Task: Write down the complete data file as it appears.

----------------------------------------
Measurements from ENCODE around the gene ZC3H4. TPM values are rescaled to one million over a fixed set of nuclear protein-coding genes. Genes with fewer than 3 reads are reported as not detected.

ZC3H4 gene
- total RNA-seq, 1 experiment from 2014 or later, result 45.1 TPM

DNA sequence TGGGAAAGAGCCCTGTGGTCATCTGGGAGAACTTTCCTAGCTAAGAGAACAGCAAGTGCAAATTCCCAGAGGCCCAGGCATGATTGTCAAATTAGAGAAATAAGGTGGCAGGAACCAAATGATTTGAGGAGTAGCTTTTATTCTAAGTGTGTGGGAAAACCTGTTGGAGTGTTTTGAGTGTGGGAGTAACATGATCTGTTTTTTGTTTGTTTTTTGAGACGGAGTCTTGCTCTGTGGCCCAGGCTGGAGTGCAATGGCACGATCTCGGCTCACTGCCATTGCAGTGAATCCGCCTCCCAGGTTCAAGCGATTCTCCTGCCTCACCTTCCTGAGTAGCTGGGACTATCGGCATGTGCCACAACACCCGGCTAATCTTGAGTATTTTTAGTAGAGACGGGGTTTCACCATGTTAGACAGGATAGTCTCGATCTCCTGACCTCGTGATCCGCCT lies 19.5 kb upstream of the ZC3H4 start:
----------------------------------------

Measurements from ENCODE around the gene ZC3H4. TPM values are rescaled to one million over a fixed set of nuclear protein-coding genes. Genes with fewer than 3 reads are reported as not detected.

ZC3H4 gene
- total RNA-seq, 1 experiment from 2014 or later, result 45.1 TPM

DNA sequence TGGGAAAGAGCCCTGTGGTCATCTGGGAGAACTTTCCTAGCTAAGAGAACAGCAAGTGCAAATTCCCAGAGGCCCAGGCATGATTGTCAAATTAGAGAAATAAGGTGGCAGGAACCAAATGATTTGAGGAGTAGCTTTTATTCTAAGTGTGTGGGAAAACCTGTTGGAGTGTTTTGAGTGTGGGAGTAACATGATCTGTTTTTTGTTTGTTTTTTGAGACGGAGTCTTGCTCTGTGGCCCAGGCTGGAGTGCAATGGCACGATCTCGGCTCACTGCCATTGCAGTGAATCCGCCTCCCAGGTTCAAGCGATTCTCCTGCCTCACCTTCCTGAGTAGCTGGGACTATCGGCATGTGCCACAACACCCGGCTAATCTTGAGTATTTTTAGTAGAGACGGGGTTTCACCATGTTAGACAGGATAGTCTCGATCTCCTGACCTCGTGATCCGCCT lies 19.5 kb upstream of the ZC3H4 start: